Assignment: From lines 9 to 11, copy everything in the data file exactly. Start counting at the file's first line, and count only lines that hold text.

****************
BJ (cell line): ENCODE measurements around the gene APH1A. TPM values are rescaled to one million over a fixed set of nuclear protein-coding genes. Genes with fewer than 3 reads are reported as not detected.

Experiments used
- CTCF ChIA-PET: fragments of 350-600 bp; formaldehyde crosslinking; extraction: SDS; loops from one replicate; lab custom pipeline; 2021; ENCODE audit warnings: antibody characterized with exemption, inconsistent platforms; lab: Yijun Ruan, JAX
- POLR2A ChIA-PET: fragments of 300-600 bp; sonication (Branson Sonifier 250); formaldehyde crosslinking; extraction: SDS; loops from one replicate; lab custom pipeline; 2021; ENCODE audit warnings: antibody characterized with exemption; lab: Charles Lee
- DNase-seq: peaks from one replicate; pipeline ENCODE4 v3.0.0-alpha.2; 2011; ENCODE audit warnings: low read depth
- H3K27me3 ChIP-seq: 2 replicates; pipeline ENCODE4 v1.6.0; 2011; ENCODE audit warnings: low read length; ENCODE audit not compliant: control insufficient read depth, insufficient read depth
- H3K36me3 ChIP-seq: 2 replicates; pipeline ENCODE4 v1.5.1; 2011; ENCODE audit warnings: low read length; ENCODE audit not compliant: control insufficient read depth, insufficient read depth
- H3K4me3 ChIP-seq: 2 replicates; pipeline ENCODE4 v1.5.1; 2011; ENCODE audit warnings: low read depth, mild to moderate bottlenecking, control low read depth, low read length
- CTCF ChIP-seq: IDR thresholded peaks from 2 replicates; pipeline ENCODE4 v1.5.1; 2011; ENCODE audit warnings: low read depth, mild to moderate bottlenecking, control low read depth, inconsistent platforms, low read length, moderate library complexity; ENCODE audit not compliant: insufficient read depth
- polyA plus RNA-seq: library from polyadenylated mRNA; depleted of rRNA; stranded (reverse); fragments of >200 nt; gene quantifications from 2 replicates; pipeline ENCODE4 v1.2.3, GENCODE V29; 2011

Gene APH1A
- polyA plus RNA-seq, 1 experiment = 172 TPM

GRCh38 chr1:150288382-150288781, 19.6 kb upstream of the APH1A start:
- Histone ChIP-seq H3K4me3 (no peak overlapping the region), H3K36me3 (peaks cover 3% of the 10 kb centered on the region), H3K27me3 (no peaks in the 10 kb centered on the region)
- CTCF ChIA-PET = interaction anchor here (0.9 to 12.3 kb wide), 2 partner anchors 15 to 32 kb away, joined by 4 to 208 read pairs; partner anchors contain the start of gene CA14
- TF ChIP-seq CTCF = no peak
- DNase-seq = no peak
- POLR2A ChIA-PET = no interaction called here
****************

- CTCF ChIP-seq: IDR thresholded peaks from 2 replicates; pipeline ENCODE4 v1.5.1; 2011; ENCODE audit warnings: low read depth, mild to moderate bottlenecking, control low read depth, inconsistent platforms, low read length, moderate library complexity; ENCODE audit not compliant: insufficient read depth
- polyA plus RNA-seq: library from polyadenylated mRNA; depleted of rRNA; stranded (reverse); fragments of >200 nt; gene quantifications from 2 replicates; pipeline ENCODE4 v1.2.3, GENCODE V29; 2011

Gene APH1A